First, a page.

The days are getting longer but the sun is not yet rising earlier, which makes for some very dark mornings, especially when it's cloudy, though the stars, long absent, were out today, and Venus was gleaming.
Like many other people, I've been in an inward place for the past few weeks, keeping to myself, engaged in contemplation and personal projects. Perhaps it's the winter hibernation mode, a response to the darkness. But today, with this new moon, things seem to have shifted.
Such as the ice in Hudson Bay, which freed the trapped killer whales. Hooray! The coolest thing about that whole episode, aside from the willingness of people to help, was the way the whales took turns breathing through a single hole. There's so much we can learn from modeling animals — aside from down dog, up dog, cobra and all the other yoga postures inspired by their movements.
A substantial shift also has occurred in how Hawaii residents view marijuana. According to a poll and economic study conducted for the local Drug Policy Action Group, 57 percent of the respondents support legalizing and taxing marijuana — up from 37 percent in 2005. Just 40 percent believe adult use of cannabis should remain a crime, down from 60 percent in 2005.
A whopping 81 percent support medical marijuana, and 78 percent support a regulated dispensary system to provide prescription holders with cannabis.
In terms of reasons to change the law, 76 percent believe that cops should spend more time going after hard drugs and violent crime — ya think? — and 68 percent don't dig the way even minor drug offenses prevent people from getting federal college loans, though folks who commit violent crimes are still eligible. And despite the hysteria that is always whipped up by the antis, 68 percent of residents sensibly believe that regulating sales, with penalties for sales to minors, could actually reduce use among juveniles. Another 67 percent recognize that legalizing weed would undercut drug cartels, and 65 percent object to the way people's lives are ruined and the judicial system is clogged because probationers possess pakalolo or have “dirty” piss tests.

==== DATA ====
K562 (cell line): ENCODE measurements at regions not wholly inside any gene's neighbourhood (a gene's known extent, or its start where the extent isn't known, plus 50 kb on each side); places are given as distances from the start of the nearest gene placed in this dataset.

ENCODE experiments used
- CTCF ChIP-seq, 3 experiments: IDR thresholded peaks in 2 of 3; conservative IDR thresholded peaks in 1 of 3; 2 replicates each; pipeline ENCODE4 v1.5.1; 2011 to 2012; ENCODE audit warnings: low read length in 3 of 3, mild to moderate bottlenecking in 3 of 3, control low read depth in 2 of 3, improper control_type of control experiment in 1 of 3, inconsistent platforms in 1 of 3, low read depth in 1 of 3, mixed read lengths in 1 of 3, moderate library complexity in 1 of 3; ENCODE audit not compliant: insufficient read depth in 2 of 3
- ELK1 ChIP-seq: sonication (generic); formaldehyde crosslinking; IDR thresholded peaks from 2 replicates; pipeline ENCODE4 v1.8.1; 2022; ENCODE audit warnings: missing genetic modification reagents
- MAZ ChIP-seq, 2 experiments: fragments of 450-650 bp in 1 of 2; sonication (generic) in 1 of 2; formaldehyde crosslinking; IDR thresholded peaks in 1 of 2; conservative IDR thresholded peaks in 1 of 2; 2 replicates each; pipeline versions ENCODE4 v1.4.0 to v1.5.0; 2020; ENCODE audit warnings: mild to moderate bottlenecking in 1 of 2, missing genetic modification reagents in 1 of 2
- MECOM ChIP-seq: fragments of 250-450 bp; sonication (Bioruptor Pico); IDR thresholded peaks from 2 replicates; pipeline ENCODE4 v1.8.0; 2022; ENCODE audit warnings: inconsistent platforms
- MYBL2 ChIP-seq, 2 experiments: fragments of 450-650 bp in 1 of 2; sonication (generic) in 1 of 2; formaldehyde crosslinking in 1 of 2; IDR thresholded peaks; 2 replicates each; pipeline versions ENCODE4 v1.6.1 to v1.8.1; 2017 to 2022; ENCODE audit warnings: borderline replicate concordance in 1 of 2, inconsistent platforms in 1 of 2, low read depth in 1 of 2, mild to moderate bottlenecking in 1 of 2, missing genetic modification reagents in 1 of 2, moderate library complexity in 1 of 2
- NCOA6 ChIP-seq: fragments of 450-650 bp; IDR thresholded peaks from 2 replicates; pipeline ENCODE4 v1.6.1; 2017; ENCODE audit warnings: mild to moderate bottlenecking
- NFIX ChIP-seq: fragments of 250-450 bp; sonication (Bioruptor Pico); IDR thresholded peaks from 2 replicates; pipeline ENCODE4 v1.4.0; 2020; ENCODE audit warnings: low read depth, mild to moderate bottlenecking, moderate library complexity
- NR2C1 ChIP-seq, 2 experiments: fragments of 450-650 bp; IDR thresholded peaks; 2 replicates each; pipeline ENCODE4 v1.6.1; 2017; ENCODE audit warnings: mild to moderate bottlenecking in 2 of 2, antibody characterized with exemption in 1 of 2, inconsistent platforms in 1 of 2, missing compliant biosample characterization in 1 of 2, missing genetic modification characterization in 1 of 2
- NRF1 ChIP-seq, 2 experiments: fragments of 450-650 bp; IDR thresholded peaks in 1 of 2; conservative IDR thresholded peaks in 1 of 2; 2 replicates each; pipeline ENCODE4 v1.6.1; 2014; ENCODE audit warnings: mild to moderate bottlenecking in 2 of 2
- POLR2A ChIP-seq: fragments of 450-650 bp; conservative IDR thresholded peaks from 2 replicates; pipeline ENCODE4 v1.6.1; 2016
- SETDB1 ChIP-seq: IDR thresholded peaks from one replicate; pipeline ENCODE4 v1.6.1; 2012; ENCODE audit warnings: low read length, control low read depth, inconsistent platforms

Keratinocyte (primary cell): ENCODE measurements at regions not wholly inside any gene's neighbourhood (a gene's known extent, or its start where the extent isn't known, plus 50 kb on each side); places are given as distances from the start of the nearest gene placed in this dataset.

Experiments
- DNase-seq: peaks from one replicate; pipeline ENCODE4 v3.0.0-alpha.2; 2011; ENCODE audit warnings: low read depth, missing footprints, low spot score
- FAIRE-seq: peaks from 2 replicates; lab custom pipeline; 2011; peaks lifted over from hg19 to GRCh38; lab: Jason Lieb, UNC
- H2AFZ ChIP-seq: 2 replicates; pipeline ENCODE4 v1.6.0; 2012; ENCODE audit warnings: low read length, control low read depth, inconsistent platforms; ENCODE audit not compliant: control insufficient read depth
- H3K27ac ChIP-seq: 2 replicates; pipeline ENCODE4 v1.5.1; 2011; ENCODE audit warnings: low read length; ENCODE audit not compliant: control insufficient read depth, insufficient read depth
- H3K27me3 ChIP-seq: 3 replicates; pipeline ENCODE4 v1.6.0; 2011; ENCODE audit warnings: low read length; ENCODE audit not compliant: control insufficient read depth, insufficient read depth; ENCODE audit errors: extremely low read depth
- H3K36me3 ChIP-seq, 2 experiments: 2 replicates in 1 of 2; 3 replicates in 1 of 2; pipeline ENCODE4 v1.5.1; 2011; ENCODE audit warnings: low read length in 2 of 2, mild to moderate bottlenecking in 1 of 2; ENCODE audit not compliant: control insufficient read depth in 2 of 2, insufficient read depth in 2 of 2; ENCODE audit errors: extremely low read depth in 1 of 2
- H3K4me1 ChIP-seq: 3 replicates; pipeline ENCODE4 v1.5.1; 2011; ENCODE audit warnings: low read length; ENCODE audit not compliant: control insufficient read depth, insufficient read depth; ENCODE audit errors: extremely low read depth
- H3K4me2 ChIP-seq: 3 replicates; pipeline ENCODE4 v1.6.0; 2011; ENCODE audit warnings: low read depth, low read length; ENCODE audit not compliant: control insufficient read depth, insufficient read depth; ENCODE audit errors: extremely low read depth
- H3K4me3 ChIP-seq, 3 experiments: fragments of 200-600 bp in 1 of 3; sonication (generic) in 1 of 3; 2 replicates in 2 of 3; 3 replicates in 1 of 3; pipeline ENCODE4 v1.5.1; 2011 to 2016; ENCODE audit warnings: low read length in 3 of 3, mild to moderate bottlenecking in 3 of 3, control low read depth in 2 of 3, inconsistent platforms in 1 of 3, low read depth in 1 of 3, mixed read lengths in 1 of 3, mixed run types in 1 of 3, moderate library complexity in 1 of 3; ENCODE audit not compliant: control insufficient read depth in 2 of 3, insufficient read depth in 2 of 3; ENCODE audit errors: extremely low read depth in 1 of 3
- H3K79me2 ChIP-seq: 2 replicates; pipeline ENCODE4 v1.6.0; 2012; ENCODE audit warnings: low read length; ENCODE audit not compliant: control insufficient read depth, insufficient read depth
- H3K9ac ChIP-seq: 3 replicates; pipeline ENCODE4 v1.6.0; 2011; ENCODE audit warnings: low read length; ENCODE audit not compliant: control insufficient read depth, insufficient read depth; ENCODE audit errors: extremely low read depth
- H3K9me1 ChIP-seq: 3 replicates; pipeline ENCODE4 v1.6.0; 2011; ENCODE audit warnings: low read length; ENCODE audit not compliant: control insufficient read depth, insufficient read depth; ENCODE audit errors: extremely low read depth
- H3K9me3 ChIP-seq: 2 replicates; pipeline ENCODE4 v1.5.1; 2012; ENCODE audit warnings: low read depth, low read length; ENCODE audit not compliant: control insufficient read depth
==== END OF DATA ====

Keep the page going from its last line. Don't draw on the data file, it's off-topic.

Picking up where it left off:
A whopping 65 percent believe the “war on drugs” is not worth the money.
Some 41 percent would like to see the legalization tax revenues — estimated at $11.3 million annually — go to public education, while 36 percent favor putting it toward drug treatment. In other words, taxes derived from people smoking the herb could help other folks get off ice and oxies. Talk about win-win.
Sadly, marijuana possession arrests have increased almost 50 percent in Hawaii since 2004, while distribution arrests have nearly doubled. Worse, young Hawaiian men are targeted in numbers disproportionate to their share of the population. Native Hawaiians are 70 percent more likely to be busted than other ethnic groups. Now that's a travesty.
The state and counties are now spending $12 million annually on enforcement, up from $8 million in 2005. And even though Hawaii could redirect over $9 million annually in law enforcement costs by decriminalizing cannabis, the cops fight it tooth and nail. Why?
Well, here are the "officia"l — and oh-so-tired and bogus — reasons why the Honolulu Police Department is opposed to easing the clamp down, according to Civil Beat:
Research has linked frequent marijuana use with an increase in violent behavior. Legalizing marijuana would increase its availability and the public’s willingness to use the drug. Marijuana has high potential for abuse and addiction, creating a need for treatment programs and other assistance. Existing medical marijuana dispensaries in California have brought an increase in burglaries, robberies, homicides, money laundering, firearms violations, and drug dealing. As far as medicinal use, marijuana is classified as a federal Schedule 1 controlled substance with no commonly accepted medical use. The average THC concentration has increased significantly over the years, and there are no controls on potency and dosage. Further, a synthetic form of THC is already legally available by prescription.
Mmmm, you don't suppose the perennial police opposition could have anything to do with the fact that they're making money off it being illegal, in terms of green harvest, asset forfeiture and their own shake downs and thefts?
But thankfully, marijuana laws in this state are made by our legislators, not the cops. And here's the part that should make vote-conscious politicians stand up and take notice: 75 percent of the registered voters polled said that if their state lawmaker voted to decriminalize marijuana, it would either make them more likely to vote for that legislator, or have no impact on their vote.
Pretty clear, eh?
Perhaps there will be something worthwhile to come out of the Legislature this session — I mean, aside from the repeal of the PLDC, which btw just cancelled its January, meeting, too.